In the largest clinical trial to date, researchers observed that treatment of the alpha form of erythropoietin protein did not benefit Friedreich’s ataxia (FA) patients.
The study, “Long-Term Effect of Epoetin Alfa on Clinical and Biochemical Markers in Friedreich Ataxia,” was published in the Movement Disorders journal.
Erythropoietin is a glycoprotein synthesized by the kidney that regulates erythropoiesis, the process by which red blood cells are produced. This protein has been previously reported to increase the levels of frataxin in the peripheral blood mononuclear cells (PBMCs) of FA patients, with several clinical trials testing its effects but yielding conflicting results.
Researchers designed a double-blind, placebo-controlled, multicenter trial to test the efficacy of the alpha form of erythropoietin in FA patients. The team recruited 56 FA patients who were treated either with erythropoietin or a placebo, administered subcutaneously at a dose of 1,200 IU/Kg of body weight every 12 weeks for 48 weeks.
After randomization, a total of 27 patients in the erythropoietin group and 26 patients in the placebo group completed the study. The trial’s primary endpoint was the effect of epoetin alfa on peak oxygen uptake (VO2 max) at the cardiopulmonary exercise test, while secondary endpoints included frataxin levels in peripheral blood mononuclear cells, improvement in echocardiography findings, vascular reactivity, neurological progression, upper limb dexterity, safety, and quality of life.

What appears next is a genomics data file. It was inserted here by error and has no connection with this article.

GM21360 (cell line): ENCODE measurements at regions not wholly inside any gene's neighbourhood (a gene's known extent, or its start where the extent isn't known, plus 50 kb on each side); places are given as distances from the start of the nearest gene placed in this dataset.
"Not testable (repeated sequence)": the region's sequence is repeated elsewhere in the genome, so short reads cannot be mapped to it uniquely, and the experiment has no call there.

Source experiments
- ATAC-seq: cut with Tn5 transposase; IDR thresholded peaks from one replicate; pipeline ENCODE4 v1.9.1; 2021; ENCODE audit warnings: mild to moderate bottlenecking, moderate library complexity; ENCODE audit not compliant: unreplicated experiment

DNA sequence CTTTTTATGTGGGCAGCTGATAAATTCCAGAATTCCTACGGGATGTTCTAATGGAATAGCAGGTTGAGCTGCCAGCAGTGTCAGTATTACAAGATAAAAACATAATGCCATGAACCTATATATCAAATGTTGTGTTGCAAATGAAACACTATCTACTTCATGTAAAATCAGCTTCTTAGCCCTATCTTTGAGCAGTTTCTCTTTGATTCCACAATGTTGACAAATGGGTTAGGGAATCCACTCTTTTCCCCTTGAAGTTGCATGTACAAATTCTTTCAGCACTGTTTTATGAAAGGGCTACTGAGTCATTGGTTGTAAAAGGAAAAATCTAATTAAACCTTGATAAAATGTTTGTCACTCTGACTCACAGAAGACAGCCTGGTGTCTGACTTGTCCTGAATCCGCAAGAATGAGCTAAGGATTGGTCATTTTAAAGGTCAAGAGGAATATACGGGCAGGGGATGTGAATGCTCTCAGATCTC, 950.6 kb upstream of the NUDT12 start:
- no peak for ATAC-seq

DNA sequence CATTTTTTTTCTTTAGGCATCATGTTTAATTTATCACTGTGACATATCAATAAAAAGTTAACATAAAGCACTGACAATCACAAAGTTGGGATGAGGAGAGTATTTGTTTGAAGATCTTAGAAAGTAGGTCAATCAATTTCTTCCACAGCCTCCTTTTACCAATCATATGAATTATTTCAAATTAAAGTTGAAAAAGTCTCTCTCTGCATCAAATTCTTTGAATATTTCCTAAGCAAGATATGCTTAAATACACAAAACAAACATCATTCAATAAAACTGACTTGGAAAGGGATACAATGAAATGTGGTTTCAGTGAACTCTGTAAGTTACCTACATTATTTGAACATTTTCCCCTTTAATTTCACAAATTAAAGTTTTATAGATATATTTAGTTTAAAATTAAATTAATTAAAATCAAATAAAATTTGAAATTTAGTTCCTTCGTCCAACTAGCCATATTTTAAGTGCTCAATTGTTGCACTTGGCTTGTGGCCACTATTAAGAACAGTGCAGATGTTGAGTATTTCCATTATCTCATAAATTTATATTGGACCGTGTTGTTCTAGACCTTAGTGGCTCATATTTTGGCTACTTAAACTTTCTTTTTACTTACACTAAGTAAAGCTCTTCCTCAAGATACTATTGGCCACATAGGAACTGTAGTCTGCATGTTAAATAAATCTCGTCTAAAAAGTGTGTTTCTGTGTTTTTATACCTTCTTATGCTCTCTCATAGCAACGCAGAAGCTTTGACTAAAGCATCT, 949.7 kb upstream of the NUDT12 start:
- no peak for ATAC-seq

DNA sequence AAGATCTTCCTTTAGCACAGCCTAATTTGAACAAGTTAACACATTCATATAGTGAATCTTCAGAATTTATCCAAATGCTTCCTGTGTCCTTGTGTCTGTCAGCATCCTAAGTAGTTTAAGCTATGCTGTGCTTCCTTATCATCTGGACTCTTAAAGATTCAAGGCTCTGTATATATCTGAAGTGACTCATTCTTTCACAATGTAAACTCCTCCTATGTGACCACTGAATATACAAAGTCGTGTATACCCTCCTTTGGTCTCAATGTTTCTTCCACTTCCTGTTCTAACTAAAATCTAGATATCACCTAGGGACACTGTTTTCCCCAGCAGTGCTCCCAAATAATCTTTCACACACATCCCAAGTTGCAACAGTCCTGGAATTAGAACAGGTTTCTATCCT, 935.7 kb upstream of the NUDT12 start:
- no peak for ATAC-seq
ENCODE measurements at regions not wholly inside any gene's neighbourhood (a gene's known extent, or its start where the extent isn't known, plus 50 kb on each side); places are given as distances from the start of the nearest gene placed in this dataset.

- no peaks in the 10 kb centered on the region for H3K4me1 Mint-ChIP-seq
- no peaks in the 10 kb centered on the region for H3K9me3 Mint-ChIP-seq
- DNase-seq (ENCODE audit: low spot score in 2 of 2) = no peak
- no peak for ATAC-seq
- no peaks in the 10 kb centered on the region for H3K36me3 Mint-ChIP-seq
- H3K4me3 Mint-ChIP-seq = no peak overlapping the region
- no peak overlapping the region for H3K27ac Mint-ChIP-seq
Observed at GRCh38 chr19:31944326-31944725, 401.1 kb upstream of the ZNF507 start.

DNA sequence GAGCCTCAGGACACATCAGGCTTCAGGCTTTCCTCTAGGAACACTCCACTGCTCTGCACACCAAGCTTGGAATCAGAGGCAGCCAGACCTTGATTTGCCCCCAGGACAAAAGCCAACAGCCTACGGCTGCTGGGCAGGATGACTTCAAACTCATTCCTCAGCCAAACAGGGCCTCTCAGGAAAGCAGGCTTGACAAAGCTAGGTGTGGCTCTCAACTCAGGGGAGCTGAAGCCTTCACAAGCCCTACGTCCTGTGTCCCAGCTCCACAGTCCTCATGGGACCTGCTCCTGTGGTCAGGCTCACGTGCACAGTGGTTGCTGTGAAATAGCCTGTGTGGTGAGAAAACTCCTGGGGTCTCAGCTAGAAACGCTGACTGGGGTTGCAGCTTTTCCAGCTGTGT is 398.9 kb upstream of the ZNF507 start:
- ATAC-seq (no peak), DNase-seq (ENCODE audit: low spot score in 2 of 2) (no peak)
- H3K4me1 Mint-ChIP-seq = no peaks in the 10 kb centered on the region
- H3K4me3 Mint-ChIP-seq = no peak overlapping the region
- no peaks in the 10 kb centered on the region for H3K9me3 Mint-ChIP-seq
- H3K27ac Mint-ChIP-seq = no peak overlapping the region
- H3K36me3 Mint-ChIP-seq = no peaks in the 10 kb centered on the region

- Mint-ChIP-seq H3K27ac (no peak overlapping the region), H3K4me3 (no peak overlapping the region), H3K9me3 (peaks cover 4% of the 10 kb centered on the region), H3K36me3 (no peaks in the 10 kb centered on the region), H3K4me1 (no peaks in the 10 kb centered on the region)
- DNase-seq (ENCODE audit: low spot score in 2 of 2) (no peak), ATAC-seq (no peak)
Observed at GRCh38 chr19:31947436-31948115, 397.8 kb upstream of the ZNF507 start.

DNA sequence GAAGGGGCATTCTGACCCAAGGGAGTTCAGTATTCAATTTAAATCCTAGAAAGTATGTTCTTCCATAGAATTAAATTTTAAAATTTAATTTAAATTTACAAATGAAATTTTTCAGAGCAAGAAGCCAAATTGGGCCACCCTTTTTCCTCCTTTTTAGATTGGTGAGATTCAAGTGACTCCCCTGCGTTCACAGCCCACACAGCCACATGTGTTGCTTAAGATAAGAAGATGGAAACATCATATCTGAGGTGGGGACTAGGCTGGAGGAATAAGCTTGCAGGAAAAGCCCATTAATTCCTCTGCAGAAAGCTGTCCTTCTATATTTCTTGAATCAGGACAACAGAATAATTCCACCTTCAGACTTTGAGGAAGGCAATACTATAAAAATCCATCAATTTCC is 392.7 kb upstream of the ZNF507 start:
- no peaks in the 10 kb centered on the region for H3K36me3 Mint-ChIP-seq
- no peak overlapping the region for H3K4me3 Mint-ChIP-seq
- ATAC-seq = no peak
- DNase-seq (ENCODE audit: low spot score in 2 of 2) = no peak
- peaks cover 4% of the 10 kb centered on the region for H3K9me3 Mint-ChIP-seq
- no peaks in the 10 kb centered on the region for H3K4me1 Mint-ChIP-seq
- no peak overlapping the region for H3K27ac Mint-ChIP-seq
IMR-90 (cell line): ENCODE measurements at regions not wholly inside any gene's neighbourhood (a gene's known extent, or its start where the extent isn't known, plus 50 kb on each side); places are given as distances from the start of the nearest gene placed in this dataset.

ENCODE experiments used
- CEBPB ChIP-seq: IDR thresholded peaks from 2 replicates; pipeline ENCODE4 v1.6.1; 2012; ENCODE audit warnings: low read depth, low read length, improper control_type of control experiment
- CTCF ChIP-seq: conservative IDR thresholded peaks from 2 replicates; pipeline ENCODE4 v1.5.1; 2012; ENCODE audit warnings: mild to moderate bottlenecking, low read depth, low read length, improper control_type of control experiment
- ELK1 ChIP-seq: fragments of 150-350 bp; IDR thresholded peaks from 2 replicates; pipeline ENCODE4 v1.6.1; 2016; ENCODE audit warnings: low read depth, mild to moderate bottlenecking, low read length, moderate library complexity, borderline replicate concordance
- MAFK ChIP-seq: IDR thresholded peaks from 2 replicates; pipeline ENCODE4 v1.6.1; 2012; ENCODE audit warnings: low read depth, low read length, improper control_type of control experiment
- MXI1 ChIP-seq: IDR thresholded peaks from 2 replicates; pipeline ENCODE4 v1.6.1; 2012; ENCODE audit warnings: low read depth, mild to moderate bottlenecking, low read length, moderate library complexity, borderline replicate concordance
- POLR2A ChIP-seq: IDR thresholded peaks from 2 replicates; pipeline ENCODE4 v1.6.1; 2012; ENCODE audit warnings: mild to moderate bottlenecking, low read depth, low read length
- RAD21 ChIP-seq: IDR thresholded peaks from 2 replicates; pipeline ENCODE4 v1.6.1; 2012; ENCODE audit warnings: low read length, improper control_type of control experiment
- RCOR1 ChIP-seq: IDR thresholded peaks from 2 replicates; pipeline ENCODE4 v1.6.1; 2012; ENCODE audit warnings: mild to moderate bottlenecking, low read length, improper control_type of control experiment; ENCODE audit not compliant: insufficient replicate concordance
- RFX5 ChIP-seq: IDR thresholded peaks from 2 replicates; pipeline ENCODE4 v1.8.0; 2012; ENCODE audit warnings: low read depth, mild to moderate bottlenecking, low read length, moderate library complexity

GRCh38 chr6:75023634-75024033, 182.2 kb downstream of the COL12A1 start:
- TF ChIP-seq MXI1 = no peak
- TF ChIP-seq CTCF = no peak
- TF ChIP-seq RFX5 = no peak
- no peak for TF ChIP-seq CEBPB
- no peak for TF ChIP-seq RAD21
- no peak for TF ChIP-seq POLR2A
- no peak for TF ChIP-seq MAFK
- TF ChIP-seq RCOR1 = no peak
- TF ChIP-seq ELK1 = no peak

After 48 weeks of treatment with epoetin alfa, there was no significant difference in the primary endpoint of the study, as well as no major differences in most secondary endpoints.
“Although results are not in favor of an effect of epoetin alfa in Friedreich’s ataxia, this is the largest trial testing its effect. It is still possible that epoetin alfa may show some symptomatic effect on upper-limb performance. This study provides class I evidence that erythropoietin does not ameliorate VO2 max in patients with Friedreich ataxia,” the authors concluded in the study.
University of Texas (UT) Southwestern Medical Center researchers have identified RNA and DNA synthetic agents that increase frataxin levels and alleviate Friedreich’s ataxia, suggesting that synthetic nucleic acids that target the specific disease-causing mutation can be lead compounds for FA therapy. The research paper, “Activating frataxin expression by repeat-targeted nucleic acids,” was published in Nature Communications.